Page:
The Quantum Measure  And How To Measure It Speaker(s): Rafael Sorkin
Abstract:
When utilized appropriately, the pathintegral offers an alternative to the ordinary quantum formalism of statevectors, selfadjoint operators, and external observers  an alternative that seems closer to the underlying reality and more in tune with quantum gravity. The basic dynamical relationships are then expressed, not by a propagator, but by the quantum measure, a setfunction $mu$ that assigns to every (suitably regular) set $E$ of histories its generalized measure $mu(E)$. (The idea is that $mu$ is to quantum mechanics what Wienermeasure is to Brownian motion.) Except in special cases, $mu(E)$ cannot be interpreted as a probability, as it is neither additive nor bounded above by unity. Nor, in general, can it be interpreted as the expectation value of a projection operator (or POVM). Nevertheless, I will describe how one can ascertain $mu(E)$ experimentally for any specified $E$, by means of an arrangement which, in a welldefined sense, acts as an $E$pass filter. This raises the question whether in certain circumstances we can claim to know that the event $E$ actually did occur. REFERENCE: Alvaro Mozota Frauca and Rafael Dolnick Sorkin, How to Measure the Quantum Measure, Int J Theor Phys 56: 232258 (2017), arxiv:1610.02087 Date: 07/03/2017  3:30 pm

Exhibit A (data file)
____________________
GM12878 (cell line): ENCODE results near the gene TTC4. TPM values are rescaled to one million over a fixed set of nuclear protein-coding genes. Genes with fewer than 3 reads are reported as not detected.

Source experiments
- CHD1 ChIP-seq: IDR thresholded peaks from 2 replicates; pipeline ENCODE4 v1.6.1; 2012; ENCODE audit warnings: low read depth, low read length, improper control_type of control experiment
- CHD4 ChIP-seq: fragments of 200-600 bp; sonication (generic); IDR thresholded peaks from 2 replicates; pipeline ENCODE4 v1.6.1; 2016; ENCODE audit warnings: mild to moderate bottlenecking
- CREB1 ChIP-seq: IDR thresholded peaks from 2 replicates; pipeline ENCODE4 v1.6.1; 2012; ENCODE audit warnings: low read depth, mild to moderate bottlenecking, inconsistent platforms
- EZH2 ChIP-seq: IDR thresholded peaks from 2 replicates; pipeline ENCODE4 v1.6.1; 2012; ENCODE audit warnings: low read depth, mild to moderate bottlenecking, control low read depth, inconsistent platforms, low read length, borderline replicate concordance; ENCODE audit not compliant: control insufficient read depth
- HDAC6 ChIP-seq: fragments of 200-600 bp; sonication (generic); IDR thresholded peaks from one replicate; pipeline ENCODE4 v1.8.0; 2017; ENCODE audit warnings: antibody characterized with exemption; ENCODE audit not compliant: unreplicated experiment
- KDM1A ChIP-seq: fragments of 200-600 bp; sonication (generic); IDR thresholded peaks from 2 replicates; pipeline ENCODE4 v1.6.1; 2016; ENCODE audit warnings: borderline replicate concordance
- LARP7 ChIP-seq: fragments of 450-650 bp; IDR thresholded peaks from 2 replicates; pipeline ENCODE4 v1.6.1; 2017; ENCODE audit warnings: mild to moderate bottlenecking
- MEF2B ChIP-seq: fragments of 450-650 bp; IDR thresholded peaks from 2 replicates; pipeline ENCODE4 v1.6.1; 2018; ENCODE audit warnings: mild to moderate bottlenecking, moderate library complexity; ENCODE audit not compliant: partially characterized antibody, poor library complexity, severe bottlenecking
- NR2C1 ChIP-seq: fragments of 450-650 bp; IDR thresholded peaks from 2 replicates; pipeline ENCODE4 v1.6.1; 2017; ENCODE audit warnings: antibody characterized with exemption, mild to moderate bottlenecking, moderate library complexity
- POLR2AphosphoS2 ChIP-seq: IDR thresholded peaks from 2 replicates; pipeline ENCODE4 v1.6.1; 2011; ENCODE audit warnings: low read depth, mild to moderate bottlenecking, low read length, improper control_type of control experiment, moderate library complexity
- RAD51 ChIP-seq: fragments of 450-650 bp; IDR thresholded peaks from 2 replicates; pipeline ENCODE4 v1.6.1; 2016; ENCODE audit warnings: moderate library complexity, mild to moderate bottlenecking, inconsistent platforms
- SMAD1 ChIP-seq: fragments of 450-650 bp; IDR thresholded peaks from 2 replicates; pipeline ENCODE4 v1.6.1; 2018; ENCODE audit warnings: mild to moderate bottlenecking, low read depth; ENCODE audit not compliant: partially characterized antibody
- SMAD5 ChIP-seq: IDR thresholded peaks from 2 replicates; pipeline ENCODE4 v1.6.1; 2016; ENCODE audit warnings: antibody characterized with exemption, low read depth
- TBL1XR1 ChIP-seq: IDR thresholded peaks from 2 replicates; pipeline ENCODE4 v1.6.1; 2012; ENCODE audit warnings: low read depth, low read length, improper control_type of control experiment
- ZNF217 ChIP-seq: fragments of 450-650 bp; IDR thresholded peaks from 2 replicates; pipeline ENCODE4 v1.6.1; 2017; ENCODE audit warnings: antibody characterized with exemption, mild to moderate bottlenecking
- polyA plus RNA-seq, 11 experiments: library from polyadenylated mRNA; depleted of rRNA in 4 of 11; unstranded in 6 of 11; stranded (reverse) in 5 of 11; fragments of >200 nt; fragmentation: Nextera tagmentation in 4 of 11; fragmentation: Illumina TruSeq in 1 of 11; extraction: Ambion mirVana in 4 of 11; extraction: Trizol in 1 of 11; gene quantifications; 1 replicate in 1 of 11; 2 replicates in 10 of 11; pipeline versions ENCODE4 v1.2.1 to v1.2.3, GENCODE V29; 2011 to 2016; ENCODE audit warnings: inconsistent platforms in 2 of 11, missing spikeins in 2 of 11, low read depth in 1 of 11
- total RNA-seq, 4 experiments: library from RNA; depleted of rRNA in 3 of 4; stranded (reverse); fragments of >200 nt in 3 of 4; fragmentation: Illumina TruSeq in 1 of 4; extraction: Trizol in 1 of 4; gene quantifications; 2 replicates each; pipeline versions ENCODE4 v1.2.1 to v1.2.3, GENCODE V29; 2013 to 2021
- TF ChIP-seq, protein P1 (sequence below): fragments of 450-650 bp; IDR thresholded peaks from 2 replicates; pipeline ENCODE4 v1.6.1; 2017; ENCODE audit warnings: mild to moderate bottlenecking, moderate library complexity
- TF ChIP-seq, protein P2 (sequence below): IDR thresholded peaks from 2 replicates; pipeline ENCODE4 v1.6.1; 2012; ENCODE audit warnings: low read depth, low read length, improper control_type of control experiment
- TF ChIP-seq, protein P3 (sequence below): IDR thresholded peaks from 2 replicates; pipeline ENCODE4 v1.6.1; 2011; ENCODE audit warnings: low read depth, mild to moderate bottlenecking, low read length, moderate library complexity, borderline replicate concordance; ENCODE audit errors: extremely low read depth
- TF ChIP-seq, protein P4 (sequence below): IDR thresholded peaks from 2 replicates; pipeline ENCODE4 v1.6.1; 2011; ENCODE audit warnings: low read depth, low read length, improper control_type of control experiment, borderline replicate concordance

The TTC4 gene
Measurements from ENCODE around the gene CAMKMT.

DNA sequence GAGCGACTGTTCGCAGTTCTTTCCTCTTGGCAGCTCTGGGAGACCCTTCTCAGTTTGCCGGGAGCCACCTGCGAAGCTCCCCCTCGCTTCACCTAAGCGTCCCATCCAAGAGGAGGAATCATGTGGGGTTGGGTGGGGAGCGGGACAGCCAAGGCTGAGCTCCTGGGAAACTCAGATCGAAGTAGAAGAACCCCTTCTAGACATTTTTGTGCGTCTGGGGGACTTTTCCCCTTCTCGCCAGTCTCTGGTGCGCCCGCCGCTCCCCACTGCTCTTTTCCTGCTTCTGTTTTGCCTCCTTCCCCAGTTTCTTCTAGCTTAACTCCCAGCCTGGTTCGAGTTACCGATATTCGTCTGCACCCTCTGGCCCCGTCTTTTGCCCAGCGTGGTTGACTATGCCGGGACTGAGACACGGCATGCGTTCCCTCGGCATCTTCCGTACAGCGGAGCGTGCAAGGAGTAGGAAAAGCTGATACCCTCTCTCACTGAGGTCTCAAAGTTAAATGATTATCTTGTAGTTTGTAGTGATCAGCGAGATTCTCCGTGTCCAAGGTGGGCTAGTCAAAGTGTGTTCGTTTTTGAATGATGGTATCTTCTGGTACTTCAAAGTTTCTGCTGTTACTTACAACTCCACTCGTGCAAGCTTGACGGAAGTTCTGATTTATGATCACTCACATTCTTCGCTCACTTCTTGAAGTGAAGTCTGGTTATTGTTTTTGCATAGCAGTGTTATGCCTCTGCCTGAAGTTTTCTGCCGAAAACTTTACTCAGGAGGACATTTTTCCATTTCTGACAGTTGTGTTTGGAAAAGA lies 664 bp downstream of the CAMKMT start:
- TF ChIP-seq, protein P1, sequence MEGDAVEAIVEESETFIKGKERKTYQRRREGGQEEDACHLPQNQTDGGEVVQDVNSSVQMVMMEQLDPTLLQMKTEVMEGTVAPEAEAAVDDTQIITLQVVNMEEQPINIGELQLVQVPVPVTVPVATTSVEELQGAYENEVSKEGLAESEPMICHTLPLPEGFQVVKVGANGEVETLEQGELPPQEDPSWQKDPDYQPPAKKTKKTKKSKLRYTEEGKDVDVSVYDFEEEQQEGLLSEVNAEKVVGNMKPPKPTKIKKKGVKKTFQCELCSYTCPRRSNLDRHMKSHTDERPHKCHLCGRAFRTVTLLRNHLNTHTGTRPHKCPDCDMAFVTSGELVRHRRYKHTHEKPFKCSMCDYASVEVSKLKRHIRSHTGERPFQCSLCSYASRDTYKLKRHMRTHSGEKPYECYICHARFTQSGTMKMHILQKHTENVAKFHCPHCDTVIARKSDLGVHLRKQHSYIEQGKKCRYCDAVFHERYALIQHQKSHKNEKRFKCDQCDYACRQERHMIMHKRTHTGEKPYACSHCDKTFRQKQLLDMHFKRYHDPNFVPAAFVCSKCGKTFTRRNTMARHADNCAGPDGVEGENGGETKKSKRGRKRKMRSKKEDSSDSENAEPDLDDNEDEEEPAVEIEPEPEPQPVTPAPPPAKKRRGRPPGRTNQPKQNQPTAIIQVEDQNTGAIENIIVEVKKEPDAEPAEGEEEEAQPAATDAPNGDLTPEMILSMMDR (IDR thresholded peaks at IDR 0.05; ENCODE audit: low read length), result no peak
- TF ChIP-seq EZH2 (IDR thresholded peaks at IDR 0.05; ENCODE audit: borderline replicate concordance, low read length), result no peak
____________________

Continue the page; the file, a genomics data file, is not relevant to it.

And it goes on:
Series: Quantum Foundations